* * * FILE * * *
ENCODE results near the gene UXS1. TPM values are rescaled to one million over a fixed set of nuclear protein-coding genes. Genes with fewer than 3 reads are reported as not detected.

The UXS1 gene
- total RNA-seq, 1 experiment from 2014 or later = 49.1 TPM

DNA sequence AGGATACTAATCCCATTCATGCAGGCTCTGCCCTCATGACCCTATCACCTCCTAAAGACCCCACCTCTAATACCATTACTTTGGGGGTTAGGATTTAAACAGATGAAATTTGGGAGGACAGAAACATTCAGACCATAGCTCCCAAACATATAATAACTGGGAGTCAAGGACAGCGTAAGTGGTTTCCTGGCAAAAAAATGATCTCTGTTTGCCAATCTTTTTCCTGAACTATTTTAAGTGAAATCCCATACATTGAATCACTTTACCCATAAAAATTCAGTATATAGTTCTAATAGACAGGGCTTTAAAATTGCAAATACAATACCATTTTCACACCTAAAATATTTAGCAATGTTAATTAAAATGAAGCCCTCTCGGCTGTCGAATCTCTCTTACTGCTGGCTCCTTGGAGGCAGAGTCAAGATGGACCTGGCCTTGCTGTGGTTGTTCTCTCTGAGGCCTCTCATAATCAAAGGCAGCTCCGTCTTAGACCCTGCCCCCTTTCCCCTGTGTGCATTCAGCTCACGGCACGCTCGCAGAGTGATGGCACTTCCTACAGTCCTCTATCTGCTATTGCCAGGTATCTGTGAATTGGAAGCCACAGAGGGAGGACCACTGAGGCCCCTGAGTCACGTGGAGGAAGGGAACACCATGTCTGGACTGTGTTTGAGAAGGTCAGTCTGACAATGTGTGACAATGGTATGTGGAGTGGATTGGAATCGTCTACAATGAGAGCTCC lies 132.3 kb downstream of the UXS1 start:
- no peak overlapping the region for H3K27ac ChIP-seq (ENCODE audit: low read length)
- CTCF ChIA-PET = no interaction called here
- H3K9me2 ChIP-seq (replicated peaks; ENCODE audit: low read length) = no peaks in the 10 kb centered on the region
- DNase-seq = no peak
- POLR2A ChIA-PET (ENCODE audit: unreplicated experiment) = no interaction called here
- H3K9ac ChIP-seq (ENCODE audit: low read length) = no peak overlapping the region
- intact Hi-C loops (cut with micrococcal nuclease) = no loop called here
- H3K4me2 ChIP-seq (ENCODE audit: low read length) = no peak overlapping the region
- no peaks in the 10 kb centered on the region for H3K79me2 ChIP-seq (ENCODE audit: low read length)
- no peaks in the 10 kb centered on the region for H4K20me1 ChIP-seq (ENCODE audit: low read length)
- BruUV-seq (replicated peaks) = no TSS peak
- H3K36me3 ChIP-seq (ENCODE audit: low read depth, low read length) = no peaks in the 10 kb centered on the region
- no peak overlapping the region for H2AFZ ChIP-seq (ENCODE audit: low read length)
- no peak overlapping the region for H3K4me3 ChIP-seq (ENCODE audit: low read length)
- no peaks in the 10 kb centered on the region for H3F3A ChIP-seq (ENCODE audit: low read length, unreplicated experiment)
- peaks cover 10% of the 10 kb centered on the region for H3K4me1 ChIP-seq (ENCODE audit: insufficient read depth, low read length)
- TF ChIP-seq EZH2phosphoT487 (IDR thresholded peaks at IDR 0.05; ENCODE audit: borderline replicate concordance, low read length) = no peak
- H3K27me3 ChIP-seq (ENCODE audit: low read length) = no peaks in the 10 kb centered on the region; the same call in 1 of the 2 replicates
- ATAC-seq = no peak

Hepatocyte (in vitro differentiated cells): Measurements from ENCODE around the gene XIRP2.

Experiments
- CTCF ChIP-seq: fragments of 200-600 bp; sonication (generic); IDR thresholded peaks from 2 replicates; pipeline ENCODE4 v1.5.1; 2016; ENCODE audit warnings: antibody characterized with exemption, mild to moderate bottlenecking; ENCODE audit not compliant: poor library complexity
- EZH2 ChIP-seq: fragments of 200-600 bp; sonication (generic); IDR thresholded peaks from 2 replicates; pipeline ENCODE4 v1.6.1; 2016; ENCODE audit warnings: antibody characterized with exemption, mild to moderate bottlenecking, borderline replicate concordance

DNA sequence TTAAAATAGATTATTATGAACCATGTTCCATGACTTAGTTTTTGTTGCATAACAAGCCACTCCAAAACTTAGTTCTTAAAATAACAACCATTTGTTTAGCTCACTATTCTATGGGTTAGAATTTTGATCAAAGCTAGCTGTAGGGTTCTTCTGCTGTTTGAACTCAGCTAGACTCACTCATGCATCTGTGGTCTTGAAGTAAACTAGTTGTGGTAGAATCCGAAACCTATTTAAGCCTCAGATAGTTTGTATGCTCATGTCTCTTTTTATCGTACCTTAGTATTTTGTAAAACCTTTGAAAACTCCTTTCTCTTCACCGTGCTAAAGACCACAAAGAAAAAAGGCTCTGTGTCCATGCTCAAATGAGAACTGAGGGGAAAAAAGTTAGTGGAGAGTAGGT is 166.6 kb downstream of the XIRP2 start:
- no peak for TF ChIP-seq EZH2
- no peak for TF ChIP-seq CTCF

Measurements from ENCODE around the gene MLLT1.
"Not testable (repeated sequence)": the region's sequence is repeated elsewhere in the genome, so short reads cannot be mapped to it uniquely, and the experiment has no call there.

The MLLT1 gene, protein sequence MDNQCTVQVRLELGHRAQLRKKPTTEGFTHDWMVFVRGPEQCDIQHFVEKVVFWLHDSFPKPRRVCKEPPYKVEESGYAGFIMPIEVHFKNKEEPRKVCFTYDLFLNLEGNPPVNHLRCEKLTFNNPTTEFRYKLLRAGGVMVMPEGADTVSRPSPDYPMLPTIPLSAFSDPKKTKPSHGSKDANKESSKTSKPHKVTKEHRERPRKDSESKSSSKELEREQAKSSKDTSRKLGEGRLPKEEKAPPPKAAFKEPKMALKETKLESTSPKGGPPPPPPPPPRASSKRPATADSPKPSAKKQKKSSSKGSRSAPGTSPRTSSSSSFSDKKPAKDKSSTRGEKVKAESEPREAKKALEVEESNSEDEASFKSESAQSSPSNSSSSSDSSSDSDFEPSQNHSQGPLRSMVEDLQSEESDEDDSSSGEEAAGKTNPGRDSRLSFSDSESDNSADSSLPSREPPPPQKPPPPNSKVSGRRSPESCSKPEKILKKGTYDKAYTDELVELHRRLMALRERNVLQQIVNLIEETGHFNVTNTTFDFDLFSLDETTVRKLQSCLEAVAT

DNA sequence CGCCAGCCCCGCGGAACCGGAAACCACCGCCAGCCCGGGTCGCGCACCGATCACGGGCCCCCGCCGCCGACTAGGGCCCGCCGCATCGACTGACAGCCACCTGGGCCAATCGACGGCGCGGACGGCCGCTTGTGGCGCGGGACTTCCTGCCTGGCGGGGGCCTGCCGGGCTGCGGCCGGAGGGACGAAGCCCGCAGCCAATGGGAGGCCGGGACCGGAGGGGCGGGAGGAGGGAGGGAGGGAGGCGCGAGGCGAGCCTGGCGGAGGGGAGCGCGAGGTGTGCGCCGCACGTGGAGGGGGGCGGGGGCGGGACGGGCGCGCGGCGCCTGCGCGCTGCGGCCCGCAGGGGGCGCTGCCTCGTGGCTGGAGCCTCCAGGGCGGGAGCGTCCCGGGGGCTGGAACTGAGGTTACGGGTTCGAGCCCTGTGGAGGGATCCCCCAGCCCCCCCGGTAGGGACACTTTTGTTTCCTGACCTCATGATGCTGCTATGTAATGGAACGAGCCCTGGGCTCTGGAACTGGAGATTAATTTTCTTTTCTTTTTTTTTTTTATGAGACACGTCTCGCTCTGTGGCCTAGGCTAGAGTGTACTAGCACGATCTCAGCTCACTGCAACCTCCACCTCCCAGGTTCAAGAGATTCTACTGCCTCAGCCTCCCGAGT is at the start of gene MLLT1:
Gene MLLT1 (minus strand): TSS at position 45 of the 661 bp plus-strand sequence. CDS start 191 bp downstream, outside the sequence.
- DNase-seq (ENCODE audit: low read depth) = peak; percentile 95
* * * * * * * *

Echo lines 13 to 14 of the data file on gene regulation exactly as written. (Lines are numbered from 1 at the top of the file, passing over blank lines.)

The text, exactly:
- no peaks in the 10 kb centered on the region for H3K79me2 ChIP-seq (ENCODE audit: low read length)
- no peaks in the 10 kb centered on the region for H4K20me1 ChIP-seq (ENCODE audit: low read length)